Back home, they poured out onto the streets to cheer for him. Steeplechase king Ezekiel Kemboi is a huge star in Kenya, where steeplechase is a huge deal.



Kemboi retired after one last run in the Olympic 3,000 steeplechase final. He thought he was going out with a bronze after crossing third and watching his protege, Conseslus Kiprot, race away for his first Olympic title.

But Kemboi was disqualified, with the race jury ruling he stepped off the track after going over a water jump _ a DQ in his last race after two Olympic titles, four straight world championships golds and 14 years running at the top level. 

Kipruto's gold still represented the correct order of succession for the dominant Kenyans, with Kemboi passing on the mantle to his chosen one.

Kemboi, hardly ancient at 34, had already played up to his advanced years with a new haircut for the final: The old man look.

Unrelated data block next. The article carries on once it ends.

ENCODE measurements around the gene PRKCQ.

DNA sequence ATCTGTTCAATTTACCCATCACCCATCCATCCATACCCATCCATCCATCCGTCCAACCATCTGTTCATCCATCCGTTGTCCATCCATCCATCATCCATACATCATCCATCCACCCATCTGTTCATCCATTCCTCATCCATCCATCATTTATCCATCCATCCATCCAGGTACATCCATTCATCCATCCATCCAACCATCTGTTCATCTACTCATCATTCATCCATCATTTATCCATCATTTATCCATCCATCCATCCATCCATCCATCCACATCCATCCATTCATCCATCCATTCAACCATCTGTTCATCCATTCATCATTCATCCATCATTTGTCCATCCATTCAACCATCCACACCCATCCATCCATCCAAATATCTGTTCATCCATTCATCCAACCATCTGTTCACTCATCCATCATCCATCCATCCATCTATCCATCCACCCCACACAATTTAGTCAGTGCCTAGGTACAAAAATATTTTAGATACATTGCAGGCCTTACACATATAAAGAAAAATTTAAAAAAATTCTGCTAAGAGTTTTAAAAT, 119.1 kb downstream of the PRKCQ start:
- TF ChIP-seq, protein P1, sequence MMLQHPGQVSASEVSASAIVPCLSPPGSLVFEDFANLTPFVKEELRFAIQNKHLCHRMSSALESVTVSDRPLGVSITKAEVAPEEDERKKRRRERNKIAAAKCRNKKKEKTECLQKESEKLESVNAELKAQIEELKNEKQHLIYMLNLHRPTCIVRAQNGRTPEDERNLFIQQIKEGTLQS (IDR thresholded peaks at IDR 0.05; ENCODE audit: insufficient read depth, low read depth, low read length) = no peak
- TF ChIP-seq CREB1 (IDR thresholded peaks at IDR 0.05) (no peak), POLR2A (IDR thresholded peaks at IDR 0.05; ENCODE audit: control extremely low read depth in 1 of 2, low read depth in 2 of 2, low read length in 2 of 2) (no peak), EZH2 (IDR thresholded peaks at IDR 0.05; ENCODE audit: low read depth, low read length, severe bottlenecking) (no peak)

(AP Photo/Lee Jin-man)




Kemboi was also known for playing mindgames to unsettle his rivals at race time and, along with the haircut, he had one last jibe for the young Kipruto.

"He told me that it was going to be his last race ... and he told me he is going to win," Kipruto said. "You know Kemboi usually destroys somebody’s mind. But I told him, 'OK, let the track show who will be the king'."

The king is dead. Long live the king.



(AP Photo/David J. Phillip)